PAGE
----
They are trade-only events, and you need to register to attend. In addition, this year, places are more limited than in the past. Nevertheless, as a means of making plenty of contacts and tasting some amazing champagnes and still wines Le Printemps des Champagnes is not to be missed


That’s all for this month’s bulletin. Please check in again next month when the full year report for 2021 should be available


Champagne Bulletin February 2022

A fundamental shift in strategy for Champagne?

There have been a lot of superlatives coming out of Champagne in the past few weeks which is welcome news for champagne producers. However, there’s always more to learn than meets the eye, so in this month’s Champagne Bulletin let’s look at some of the possible implications behind the headlines.

It’s quite a long and intricate story but if you read to the end, I think it will give you a very valuable insight into the champagne industry and what to expect in the years ahead.


An unexpected rebound in sales

By any measure, the recovery in sales of champagne after the most severe of the health restrictions were dropped, has been spectacular. Not only did the number of bottles shipped in 2021 jump back up to 322 million bottles from just 245 million in 2020 – that’s an increase of over 30% - it was up 8% over 2019 which was the last comparable year.

Total shipments

Even more remarkable was the fact that the value of champagne shipped in 2021 hit an all-time high of 5.7 billion euros

To make things even better, at least from the point of view of champagne makers, the average price per bottle also increased and did so by far more than one would expect simply as a result of the expected annual increases.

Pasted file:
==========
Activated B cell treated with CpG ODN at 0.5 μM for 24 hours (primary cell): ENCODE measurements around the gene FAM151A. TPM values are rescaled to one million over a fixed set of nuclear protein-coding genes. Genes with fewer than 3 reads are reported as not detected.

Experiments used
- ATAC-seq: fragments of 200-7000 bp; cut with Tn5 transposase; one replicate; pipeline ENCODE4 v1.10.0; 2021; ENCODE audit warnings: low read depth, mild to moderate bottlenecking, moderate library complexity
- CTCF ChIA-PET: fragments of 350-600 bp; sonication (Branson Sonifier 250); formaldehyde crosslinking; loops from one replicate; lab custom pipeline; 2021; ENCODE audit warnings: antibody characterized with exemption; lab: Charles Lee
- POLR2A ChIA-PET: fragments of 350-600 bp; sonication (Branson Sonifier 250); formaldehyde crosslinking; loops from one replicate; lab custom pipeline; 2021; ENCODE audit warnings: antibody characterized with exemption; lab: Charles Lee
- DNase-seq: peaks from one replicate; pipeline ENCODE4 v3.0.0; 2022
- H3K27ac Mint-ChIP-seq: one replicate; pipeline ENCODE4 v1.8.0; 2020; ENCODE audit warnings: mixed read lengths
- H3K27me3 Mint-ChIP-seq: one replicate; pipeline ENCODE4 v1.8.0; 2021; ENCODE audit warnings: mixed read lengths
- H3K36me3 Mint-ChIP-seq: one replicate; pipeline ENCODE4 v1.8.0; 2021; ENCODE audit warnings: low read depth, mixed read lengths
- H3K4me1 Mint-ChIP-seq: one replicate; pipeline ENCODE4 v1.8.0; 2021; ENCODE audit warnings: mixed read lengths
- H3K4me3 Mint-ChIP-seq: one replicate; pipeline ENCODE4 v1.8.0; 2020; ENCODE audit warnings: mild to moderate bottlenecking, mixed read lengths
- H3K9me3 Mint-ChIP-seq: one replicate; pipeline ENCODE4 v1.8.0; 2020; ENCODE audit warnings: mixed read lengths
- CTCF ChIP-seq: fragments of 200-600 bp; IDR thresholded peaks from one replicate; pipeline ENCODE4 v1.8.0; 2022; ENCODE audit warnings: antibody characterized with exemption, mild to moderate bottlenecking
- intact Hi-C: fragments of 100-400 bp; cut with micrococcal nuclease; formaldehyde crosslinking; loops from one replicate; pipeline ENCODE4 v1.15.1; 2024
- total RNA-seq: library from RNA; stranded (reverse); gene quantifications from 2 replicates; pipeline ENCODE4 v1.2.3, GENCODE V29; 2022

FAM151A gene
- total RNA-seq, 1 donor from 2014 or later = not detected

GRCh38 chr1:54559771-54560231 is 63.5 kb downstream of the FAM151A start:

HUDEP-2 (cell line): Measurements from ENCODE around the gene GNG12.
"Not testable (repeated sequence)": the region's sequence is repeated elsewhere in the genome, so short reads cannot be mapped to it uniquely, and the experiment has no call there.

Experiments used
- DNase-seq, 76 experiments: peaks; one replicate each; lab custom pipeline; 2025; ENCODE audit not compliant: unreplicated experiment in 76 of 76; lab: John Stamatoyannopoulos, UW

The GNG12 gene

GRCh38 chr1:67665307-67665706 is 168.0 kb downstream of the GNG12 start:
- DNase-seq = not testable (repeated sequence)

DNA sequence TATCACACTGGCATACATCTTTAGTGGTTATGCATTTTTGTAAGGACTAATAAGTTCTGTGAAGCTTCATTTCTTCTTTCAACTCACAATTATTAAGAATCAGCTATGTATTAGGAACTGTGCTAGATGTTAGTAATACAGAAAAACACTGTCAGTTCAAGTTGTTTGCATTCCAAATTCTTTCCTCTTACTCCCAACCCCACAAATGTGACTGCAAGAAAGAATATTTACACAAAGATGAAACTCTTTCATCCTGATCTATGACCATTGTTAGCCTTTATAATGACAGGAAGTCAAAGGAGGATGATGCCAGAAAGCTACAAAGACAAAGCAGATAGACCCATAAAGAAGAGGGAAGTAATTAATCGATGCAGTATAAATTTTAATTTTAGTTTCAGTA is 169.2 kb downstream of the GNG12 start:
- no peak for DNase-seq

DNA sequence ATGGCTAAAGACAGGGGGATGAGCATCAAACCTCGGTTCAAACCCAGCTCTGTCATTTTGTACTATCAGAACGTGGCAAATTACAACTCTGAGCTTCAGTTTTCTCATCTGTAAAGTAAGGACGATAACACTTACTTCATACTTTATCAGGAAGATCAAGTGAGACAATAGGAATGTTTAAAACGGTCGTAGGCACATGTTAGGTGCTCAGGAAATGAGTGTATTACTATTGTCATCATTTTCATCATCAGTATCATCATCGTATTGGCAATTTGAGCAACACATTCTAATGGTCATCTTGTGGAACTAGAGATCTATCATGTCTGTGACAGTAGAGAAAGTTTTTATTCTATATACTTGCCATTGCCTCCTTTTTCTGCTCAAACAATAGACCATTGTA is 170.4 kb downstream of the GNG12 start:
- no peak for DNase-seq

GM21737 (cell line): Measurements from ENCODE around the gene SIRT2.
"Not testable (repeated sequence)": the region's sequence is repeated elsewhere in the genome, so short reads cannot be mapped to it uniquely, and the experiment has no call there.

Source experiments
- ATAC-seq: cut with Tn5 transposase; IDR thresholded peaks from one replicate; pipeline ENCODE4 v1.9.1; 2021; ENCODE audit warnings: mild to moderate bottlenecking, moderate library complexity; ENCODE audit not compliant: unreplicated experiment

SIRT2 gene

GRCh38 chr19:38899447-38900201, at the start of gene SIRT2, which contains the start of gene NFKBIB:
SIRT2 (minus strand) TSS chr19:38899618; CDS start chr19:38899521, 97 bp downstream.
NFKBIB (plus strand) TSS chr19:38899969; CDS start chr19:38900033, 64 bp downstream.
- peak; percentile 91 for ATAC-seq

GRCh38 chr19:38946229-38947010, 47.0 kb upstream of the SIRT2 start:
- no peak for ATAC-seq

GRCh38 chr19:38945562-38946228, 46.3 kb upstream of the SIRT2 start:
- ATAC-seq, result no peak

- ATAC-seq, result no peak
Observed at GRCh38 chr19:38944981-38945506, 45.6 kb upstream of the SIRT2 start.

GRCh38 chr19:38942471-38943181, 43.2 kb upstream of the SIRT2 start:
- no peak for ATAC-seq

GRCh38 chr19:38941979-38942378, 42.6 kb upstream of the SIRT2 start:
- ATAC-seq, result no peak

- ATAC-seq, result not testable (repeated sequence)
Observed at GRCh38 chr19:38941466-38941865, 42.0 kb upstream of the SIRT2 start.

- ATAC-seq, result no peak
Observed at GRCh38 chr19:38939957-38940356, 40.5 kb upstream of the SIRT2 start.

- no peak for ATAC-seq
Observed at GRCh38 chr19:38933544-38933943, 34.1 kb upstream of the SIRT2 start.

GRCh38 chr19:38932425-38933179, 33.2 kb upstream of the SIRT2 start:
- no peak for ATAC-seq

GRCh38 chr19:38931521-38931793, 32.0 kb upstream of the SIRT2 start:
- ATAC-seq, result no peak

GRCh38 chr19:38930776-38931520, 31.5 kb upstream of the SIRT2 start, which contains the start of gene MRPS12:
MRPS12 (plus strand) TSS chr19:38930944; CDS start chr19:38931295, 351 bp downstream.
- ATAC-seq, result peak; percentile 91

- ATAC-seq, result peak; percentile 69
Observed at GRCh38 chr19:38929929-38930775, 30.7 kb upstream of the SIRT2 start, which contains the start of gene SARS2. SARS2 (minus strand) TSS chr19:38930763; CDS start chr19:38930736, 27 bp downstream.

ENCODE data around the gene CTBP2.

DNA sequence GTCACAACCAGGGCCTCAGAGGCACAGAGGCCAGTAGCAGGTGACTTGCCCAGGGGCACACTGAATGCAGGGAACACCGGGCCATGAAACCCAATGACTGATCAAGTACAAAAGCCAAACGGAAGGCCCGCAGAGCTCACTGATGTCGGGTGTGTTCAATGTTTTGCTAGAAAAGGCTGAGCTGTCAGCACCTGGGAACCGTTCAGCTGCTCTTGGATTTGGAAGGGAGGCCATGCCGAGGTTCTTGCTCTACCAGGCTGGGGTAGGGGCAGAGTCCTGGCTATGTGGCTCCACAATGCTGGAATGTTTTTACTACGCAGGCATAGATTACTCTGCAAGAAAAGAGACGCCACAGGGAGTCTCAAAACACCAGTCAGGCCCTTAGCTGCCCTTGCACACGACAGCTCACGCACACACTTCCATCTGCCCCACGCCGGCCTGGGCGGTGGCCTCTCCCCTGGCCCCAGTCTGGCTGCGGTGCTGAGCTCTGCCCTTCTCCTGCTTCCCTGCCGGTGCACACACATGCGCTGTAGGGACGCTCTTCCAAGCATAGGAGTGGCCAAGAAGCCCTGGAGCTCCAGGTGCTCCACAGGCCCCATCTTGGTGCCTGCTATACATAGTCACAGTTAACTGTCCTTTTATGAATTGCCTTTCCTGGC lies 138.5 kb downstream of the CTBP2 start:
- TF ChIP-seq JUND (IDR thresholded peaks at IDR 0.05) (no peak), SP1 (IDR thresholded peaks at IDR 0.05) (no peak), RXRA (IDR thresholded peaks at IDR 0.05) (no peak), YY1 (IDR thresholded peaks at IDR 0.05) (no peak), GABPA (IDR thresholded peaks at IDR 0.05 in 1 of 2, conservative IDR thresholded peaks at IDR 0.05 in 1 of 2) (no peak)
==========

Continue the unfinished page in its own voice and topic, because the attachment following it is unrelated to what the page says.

So, what’s going on and does this trend mark a fundamental shift in outlook on the part of the champagne industry as at least one commentator* has suggested?

To get a clearer view of the situation let’s first look at the relevant figures in more detail.

*Martin Cubertafond – consultant in food and wine distribution strategy at Sciences Po

Leading markets

The bulk of the increase was accounted for by shipments to export markets and in fact the results for the French market were just about static compared to 2019

The USA is now biggest market in volume after overtaking the UK in 2021. The USA had already taken the No. 1 spot for value a few years ago.

US Market

Having said this, the UK - former number 1 market for both volume and value- also saw a huge rebound and higher average prices in 2021